Electronic signals generated and sent by computer are sufficiently physically tangible to support a trespass cause of action.
Defendant was an advertising company that distributed unsolicited e-mail to plaintiff’s customers. Plaintiff requested for defendant to stop, but Defendant continued. Plaintiff employed measures to block Defendant’s messages, but these measures were frequently circumvented. Plaintiff obtained a temporary restraining order to block the messages, and then sought a preliminary injunction to extend the duration of the blockage. Plaintiff contended that they were entitled to a preliminary injunction enjoining the advertising company from sending unsolicited e-mail to its customers on the grounds that the company's transmission of e-mail to the provider's computer equipment constituted an actionable tort. Defendant argued that plaintiff’s computer equipment and service was not dispossessed, and that this prevented the issuance of such an injunction.
Whether injunctive relief can issue for trespass upon personal property involving the internet?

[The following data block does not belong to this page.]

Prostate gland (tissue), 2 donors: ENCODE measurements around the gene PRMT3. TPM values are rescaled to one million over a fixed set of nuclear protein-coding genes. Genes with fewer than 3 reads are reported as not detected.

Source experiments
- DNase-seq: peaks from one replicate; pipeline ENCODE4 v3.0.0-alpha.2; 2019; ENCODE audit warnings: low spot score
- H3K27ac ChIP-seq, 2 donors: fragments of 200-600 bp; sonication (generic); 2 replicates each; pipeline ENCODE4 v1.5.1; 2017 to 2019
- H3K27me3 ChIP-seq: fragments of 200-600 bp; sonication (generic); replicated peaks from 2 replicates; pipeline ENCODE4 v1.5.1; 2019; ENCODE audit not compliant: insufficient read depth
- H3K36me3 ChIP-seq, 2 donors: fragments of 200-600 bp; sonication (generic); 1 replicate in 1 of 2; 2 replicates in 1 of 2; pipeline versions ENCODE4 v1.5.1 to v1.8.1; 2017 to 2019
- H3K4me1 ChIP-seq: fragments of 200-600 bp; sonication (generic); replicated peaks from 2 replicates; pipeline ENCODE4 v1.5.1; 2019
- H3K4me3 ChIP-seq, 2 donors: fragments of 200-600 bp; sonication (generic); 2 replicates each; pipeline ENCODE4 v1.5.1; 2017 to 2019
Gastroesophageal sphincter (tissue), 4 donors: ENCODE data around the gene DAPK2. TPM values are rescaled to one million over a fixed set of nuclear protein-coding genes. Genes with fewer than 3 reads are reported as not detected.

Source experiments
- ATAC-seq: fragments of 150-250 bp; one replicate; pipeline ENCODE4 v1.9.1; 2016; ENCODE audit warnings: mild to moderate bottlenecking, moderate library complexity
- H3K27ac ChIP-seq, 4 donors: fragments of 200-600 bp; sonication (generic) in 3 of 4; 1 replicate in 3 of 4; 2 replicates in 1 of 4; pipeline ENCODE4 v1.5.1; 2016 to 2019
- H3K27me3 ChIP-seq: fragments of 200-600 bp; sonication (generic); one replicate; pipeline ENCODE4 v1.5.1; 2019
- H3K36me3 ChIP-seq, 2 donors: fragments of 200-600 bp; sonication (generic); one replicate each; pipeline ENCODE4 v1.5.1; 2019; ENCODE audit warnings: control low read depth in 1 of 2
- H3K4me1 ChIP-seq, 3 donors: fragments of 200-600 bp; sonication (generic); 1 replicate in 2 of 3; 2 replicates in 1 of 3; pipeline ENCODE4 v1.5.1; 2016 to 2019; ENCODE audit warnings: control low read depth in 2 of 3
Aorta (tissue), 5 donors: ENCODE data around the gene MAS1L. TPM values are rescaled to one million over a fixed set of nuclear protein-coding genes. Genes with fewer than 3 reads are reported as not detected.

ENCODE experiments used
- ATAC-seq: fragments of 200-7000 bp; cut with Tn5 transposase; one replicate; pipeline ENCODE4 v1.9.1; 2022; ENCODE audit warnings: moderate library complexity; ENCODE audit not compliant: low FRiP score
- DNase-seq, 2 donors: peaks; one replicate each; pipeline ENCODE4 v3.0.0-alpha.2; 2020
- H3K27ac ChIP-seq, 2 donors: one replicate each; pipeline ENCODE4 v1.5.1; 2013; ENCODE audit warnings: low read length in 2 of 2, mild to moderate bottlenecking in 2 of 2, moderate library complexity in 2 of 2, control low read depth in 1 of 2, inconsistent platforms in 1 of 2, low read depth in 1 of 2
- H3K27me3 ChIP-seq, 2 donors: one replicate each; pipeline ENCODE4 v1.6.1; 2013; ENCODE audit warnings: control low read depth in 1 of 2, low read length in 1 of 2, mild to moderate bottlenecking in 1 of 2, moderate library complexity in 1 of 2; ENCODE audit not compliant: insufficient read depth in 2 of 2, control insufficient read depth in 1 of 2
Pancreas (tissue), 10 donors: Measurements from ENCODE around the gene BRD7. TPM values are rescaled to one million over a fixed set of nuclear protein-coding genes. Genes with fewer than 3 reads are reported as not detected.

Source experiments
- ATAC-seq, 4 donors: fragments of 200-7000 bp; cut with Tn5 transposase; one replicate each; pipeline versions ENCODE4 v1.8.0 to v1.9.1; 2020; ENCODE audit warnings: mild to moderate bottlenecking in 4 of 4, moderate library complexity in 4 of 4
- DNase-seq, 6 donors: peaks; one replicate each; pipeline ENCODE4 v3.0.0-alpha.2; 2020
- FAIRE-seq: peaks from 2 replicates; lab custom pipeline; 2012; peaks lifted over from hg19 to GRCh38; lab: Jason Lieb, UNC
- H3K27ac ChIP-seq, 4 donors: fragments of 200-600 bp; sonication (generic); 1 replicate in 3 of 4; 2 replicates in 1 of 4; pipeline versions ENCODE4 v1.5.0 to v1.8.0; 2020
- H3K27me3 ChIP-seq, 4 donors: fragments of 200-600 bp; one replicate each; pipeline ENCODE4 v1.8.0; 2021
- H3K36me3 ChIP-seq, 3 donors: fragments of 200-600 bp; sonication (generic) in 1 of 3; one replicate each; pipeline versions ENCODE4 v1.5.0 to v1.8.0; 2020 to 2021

The court held that because the provider had demanded that the company stop sending e-mail to its customers, and the company deliberately evaded the providers' efforts to protect its computer equipment from such use, the provider had a viable claim against the company for trespass to personal property and was entitled to injunctive relief to protect its property. In so holding, the court found that (1) electronic signals generated and sent by computer were sufficiently physically tangible to support a trespass claim; (2) the value of the equipment used by the provider was diminished as a result of the company's conduct; (3) the provider was not a public utility and thus the company enjoyed no special privilege to use the provider's proprietary computer systems; and (4) the company had adequate alternative means of communication available to it.